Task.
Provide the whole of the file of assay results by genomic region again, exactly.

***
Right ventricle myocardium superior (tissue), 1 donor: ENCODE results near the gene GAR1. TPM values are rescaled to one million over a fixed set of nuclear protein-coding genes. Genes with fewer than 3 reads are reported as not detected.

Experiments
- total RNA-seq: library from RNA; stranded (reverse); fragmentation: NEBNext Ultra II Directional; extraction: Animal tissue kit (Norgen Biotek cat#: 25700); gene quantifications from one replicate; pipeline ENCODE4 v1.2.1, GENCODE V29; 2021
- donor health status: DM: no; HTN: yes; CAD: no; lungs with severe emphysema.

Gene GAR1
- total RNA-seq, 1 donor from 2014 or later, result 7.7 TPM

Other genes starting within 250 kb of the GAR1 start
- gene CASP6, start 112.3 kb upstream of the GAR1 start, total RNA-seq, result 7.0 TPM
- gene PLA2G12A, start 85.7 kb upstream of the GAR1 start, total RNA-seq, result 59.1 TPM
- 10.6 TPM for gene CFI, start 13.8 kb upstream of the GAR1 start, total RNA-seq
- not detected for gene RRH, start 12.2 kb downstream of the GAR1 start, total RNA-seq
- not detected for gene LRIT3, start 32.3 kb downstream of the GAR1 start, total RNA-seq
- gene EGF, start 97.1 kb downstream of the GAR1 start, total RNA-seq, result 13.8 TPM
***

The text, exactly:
Right ventricle myocardium superior (tissue), 1 donor: ENCODE results near the gene GAR1. TPM values are rescaled to one million over a fixed set of nuclear protein-coding genes. Genes with fewer than 3 reads are reported as not detected.

Experiments
- total RNA-seq: library from RNA; stranded (reverse); fragmentation: NEBNext Ultra II Directional; extraction: Animal tissue kit (Norgen Biotek cat#: 25700); gene quantifications from one replicate; pipeline ENCODE4 v1.2.1, GENCODE V29; 2021
- donor health status: DM: no; HTN: yes; CAD: no; lungs with severe emphysema.

Gene GAR1
- total RNA-seq, 1 donor from 2014 or later, result 7.7 TPM

Other genes starting within 250 kb of the GAR1 start
- gene CASP6, start 112.3 kb upstream of the GAR1 start, total RNA-seq, result 7.0 TPM
- gene PLA2G12A, start 85.7 kb upstream of the GAR1 start, total RNA-seq, result 59.1 TPM
- 10.6 TPM for gene CFI, start 13.8 kb upstream of the GAR1 start, total RNA-seq
- not detected for gene RRH, start 12.2 kb downstream of the GAR1 start, total RNA-seq
- not detected for gene LRIT3, start 32.3 kb downstream of the GAR1 start, total RNA-seq
- gene EGF, start 97.1 kb downstream of the GAR1 start, total RNA-seq, result 13.8 TPM